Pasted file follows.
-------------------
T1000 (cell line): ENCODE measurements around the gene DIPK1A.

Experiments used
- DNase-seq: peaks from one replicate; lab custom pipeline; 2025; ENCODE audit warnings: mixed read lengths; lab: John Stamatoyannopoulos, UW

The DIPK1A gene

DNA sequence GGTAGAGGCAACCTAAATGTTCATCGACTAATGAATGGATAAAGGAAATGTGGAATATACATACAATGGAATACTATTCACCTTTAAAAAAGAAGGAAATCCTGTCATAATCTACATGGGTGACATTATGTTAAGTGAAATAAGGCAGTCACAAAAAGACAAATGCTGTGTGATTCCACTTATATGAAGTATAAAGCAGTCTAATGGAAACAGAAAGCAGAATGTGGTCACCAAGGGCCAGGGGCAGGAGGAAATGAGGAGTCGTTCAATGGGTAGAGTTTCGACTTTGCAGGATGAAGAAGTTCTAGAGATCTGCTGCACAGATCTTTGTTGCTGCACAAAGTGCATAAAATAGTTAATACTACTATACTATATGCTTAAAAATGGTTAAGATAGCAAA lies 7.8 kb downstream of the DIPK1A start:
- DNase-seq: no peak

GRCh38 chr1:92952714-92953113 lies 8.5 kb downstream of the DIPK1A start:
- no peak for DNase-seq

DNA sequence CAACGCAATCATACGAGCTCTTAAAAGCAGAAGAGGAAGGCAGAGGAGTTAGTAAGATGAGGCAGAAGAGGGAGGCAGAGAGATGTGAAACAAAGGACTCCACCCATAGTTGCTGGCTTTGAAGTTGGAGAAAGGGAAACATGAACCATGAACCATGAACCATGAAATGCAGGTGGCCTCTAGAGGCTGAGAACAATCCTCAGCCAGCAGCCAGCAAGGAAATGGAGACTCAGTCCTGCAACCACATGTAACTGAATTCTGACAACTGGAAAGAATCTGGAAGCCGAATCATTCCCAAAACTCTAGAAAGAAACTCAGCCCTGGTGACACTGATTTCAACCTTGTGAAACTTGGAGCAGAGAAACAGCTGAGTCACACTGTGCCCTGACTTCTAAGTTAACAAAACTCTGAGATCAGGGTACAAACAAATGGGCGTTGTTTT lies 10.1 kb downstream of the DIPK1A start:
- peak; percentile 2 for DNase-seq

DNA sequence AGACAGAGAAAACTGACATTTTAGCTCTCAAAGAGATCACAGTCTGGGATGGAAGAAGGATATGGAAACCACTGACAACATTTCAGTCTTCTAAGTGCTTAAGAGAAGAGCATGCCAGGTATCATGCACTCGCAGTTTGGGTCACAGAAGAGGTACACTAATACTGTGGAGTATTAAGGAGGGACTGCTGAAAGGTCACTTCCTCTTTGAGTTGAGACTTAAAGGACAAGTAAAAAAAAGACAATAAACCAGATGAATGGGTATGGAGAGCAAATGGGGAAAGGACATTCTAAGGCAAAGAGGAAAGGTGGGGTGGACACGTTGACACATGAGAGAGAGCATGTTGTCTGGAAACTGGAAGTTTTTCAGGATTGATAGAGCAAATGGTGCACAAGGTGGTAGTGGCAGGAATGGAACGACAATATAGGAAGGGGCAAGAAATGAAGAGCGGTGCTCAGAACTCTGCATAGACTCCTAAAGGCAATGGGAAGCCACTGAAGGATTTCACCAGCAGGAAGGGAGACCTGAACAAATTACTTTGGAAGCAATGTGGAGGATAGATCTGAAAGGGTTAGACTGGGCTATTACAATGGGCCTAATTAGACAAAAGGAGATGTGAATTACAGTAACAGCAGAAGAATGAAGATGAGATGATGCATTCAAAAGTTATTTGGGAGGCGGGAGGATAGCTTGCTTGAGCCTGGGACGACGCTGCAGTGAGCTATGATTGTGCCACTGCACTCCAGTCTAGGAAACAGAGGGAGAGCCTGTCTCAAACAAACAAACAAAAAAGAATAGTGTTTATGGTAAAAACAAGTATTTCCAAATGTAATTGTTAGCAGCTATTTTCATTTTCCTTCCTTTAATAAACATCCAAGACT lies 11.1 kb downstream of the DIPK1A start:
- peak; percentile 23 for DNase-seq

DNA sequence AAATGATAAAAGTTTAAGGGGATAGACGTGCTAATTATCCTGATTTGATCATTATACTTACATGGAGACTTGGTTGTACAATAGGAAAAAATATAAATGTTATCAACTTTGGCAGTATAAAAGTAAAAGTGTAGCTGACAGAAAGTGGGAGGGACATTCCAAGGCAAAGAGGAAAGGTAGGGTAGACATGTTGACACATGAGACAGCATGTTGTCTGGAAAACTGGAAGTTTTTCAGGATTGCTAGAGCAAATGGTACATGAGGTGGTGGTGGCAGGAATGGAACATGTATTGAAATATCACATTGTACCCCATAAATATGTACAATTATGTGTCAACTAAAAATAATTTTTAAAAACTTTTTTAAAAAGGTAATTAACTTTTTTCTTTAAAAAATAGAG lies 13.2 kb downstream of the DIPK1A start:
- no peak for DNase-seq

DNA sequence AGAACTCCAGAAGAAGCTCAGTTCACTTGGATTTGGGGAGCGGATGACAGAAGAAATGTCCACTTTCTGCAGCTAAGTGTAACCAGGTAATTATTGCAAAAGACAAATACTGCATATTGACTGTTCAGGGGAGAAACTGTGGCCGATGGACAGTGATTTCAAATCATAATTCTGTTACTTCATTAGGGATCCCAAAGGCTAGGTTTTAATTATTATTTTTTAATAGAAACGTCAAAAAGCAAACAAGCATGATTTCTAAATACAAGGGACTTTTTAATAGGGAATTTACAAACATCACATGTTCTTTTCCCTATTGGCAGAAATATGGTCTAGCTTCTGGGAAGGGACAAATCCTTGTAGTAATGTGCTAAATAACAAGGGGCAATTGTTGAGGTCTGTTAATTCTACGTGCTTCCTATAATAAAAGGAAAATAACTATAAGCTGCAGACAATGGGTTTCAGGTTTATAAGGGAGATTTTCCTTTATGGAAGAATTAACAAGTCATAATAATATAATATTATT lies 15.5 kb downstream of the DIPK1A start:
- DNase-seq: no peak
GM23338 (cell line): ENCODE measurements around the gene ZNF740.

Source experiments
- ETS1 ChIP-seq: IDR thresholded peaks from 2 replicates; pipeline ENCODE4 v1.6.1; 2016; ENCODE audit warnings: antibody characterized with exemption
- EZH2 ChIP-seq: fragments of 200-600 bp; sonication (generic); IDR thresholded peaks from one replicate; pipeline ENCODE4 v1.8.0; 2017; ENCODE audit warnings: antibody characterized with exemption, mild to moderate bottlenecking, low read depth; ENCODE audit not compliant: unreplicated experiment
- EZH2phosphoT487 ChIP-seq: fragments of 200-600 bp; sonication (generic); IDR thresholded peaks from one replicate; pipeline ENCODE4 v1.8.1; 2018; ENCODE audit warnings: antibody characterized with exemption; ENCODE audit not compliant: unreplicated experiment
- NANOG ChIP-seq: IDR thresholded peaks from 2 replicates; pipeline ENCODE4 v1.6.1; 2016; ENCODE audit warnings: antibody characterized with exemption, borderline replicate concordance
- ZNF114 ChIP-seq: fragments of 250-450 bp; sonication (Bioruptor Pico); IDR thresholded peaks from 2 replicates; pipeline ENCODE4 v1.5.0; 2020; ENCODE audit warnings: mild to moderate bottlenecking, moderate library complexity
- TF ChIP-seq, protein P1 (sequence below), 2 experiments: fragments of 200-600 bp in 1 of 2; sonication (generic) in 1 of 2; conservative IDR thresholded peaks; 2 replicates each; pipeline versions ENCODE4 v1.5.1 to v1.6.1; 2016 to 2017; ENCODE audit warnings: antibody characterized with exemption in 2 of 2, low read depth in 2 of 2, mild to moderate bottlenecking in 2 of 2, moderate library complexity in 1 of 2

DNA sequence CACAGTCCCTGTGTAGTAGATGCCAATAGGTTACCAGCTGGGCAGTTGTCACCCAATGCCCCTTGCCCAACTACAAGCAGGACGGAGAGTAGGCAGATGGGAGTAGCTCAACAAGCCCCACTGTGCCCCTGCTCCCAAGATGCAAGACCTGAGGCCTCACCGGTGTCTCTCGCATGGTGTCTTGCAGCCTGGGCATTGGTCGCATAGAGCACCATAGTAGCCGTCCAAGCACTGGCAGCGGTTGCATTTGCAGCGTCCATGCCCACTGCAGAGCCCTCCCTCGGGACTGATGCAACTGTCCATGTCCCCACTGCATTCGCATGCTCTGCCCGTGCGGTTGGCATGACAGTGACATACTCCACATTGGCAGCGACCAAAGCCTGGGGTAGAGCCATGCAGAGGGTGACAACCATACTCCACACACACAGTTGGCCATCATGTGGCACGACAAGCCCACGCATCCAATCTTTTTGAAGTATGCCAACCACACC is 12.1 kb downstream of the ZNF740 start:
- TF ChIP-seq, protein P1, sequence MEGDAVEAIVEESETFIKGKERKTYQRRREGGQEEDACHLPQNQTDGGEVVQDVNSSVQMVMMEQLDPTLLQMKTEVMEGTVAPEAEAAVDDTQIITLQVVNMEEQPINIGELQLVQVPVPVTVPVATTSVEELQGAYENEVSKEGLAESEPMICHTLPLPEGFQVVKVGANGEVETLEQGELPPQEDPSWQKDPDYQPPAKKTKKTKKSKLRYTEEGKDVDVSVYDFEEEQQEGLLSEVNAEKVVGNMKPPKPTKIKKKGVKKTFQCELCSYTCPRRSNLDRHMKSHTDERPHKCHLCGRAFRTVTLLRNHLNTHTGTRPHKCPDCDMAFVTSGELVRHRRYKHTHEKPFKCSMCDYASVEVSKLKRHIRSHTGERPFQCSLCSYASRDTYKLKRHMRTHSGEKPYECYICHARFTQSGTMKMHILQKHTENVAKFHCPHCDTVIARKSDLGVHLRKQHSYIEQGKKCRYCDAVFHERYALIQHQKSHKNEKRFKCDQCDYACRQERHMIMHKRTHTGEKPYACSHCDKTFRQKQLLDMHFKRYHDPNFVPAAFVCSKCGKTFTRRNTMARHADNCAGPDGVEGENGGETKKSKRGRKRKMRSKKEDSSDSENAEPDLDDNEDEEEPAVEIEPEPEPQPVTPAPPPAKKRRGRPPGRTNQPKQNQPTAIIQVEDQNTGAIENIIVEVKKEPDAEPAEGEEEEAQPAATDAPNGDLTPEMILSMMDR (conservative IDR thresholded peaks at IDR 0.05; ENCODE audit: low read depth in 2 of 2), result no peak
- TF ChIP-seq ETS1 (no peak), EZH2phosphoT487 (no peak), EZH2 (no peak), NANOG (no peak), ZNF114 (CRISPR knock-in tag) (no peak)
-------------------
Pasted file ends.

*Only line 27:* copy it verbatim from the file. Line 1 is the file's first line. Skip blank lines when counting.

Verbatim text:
- TF ChIP-seq ETS1 (no peak), EZH2phosphoT487 (no peak), EZH2 (no peak), NANOG (no peak), ZNF114 (CRISPR knock-in tag) (no peak)